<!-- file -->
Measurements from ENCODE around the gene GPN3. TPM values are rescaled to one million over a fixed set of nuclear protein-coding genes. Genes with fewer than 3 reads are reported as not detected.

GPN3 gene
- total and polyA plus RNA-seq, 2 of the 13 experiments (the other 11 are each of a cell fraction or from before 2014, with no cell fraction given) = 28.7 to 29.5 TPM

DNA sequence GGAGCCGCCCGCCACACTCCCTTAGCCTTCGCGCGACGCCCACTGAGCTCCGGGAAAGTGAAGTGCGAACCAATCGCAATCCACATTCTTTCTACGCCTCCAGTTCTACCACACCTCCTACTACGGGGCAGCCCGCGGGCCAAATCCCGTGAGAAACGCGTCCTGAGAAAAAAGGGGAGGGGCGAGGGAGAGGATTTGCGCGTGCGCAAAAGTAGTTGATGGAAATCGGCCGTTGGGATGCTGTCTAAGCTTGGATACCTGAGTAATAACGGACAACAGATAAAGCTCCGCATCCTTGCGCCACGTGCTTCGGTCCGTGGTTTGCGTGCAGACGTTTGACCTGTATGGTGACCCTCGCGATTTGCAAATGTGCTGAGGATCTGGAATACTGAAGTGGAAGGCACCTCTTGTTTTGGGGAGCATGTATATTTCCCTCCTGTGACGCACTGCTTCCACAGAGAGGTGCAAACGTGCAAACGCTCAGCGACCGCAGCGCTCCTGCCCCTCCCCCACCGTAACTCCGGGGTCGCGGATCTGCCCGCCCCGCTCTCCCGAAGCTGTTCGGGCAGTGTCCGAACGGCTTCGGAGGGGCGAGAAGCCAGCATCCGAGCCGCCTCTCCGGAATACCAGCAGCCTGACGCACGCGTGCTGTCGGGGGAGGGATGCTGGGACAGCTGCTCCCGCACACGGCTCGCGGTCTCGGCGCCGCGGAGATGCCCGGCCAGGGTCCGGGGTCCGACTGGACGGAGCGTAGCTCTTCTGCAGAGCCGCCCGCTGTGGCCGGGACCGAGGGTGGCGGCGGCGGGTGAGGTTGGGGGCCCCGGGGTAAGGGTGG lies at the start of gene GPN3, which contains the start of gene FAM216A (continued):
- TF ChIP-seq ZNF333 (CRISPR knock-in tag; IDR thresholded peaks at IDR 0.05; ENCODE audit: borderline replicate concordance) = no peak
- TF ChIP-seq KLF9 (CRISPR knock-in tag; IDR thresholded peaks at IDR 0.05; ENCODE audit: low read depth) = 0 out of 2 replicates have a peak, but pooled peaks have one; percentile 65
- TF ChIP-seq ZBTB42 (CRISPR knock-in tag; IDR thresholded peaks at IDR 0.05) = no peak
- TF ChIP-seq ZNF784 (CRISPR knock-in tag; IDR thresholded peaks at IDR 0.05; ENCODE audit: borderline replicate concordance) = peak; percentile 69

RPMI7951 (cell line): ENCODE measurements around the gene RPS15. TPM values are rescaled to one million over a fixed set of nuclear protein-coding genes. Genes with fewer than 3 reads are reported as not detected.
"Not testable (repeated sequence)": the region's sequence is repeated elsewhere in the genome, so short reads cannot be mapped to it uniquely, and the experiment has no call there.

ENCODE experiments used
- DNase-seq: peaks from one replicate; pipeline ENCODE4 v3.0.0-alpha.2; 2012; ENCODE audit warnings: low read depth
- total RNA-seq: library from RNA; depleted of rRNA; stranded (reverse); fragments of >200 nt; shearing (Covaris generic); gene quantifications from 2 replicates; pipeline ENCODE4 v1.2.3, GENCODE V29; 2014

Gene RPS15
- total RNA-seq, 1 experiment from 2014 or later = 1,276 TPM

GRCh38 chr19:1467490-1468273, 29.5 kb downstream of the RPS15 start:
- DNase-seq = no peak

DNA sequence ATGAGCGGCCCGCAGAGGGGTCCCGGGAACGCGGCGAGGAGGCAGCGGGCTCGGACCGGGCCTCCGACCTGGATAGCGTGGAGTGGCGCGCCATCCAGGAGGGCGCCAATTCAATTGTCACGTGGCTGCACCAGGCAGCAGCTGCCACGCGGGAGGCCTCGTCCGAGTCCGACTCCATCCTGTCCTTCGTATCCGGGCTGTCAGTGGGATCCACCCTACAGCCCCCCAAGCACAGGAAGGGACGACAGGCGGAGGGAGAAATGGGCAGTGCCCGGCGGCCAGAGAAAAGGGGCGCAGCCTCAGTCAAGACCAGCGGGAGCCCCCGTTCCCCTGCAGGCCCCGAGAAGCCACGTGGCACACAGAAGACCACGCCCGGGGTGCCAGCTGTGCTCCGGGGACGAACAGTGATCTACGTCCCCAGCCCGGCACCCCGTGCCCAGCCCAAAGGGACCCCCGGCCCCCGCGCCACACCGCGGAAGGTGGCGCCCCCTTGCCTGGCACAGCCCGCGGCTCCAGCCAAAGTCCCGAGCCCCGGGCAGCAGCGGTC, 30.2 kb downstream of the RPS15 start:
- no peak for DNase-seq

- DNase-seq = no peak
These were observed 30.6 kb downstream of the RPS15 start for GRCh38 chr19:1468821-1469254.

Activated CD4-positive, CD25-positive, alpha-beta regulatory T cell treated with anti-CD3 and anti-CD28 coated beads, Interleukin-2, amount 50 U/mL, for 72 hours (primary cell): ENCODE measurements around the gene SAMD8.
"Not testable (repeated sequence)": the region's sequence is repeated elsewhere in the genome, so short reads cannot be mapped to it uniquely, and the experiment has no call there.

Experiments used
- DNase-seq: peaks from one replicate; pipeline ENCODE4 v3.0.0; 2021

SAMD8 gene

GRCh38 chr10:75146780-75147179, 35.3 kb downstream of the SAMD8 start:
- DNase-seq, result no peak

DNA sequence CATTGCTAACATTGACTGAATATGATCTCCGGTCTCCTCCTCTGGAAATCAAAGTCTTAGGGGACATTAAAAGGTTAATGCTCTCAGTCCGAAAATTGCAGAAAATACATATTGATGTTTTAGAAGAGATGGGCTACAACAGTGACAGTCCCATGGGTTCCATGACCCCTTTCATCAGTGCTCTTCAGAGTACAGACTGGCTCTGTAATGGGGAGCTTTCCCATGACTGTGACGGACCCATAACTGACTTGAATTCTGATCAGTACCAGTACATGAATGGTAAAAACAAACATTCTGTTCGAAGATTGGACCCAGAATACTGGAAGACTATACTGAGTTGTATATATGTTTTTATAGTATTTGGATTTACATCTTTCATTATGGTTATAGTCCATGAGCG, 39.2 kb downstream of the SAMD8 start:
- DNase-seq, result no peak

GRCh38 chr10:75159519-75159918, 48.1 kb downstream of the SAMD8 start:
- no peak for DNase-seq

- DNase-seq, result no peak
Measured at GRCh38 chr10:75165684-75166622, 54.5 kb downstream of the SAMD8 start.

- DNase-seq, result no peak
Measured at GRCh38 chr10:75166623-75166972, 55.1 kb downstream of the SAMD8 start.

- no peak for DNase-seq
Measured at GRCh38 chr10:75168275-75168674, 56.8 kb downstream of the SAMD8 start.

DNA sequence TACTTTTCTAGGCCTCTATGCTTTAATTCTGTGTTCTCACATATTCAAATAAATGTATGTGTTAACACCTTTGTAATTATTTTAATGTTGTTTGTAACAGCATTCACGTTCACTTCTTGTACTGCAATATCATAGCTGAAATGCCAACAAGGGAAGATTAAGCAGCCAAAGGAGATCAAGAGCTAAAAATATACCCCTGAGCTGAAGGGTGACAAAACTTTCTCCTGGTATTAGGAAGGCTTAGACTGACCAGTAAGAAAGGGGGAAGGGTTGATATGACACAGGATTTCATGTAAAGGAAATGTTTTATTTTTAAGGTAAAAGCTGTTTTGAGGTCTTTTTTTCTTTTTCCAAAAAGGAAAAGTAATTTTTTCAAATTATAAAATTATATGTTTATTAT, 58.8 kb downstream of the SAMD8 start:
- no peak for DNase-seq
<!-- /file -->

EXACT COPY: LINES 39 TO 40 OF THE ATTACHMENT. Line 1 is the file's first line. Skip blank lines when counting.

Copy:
DNA sequence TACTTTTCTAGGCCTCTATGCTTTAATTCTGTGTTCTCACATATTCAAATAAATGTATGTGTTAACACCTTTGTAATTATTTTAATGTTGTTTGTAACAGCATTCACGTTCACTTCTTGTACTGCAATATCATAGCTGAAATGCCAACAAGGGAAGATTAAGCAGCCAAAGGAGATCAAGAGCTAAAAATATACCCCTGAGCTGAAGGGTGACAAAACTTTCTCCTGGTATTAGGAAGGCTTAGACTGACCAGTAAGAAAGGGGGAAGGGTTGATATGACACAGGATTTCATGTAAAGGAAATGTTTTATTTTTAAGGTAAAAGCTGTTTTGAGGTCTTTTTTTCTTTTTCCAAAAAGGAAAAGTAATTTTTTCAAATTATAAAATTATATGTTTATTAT, 58.8 kb downstream of the SAMD8 start:
- no peak for DNase-seq